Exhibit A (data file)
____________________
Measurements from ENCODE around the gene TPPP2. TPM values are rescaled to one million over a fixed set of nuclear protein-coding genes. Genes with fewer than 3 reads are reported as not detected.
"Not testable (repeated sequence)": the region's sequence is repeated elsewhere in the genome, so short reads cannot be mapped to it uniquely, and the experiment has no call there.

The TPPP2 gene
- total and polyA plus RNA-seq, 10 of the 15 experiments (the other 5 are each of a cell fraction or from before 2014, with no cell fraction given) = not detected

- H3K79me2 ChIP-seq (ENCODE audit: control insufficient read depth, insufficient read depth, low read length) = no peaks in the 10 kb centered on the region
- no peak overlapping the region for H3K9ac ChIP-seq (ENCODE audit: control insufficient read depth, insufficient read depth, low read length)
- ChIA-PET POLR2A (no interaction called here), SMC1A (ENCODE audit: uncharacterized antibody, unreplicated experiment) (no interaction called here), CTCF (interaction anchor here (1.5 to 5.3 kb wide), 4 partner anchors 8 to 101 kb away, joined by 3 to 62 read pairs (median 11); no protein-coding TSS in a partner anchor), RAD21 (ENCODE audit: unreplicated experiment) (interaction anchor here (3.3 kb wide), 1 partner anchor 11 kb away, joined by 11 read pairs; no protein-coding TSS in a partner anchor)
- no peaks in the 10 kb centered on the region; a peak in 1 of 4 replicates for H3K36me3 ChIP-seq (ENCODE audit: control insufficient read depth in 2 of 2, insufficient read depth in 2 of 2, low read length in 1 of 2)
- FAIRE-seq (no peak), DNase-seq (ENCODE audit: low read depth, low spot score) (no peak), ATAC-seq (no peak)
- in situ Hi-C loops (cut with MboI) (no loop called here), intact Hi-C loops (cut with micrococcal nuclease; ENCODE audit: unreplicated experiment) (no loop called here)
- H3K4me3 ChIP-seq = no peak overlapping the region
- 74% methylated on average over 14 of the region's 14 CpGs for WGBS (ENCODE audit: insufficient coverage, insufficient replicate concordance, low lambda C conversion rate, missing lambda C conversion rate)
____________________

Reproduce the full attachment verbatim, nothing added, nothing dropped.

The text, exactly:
Measurements from ENCODE around the gene TPPP2. TPM values are rescaled to one million over a fixed set of nuclear protein-coding genes. Genes with fewer than 3 reads are reported as not detected.
"Not testable (repeated sequence)": the region's sequence is repeated elsewhere in the genome, so short reads cannot be mapped to it uniquely, and the experiment has no call there.

The TPPP2 gene
- total and polyA plus RNA-seq, 10 of the 15 experiments (the other 5 are each of a cell fraction or from before 2014, with no cell fraction given) = not detected

- H3K79me2 ChIP-seq (ENCODE audit: control insufficient read depth, insufficient read depth, low read length) = no peaks in the 10 kb centered on the region
- no peak overlapping the region for H3K9ac ChIP-seq (ENCODE audit: control insufficient read depth, insufficient read depth, low read length)
- ChIA-PET POLR2A (no interaction called here), SMC1A (ENCODE audit: uncharacterized antibody, unreplicated experiment) (no interaction called here), CTCF (interaction anchor here (1.5 to 5.3 kb wide), 4 partner anchors 8 to 101 kb away, joined by 3 to 62 read pairs (median 11); no protein-coding TSS in a partner anchor), RAD21 (ENCODE audit: unreplicated experiment) (interaction anchor here (3.3 kb wide), 1 partner anchor 11 kb away, joined by 11 read pairs; no protein-coding TSS in a partner anchor)
- no peaks in the 10 kb centered on the region; a peak in 1 of 4 replicates for H3K36me3 ChIP-seq (ENCODE audit: control insufficient read depth in 2 of 2, insufficient read depth in 2 of 2, low read length in 1 of 2)
- FAIRE-seq (no peak), DNase-seq (ENCODE audit: low read depth, low spot score) (no peak), ATAC-seq (no peak)
- in situ Hi-C loops (cut with MboI) (no loop called here), intact Hi-C loops (cut with micrococcal nuclease; ENCODE audit: unreplicated experiment) (no loop called here)
- H3K4me3 ChIP-seq = no peak overlapping the region
- 74% methylated on average over 14 of the region's 14 CpGs for WGBS (ENCODE audit: insufficient coverage, insufficient replicate concordance, low lambda C conversion rate, missing lambda C conversion rate)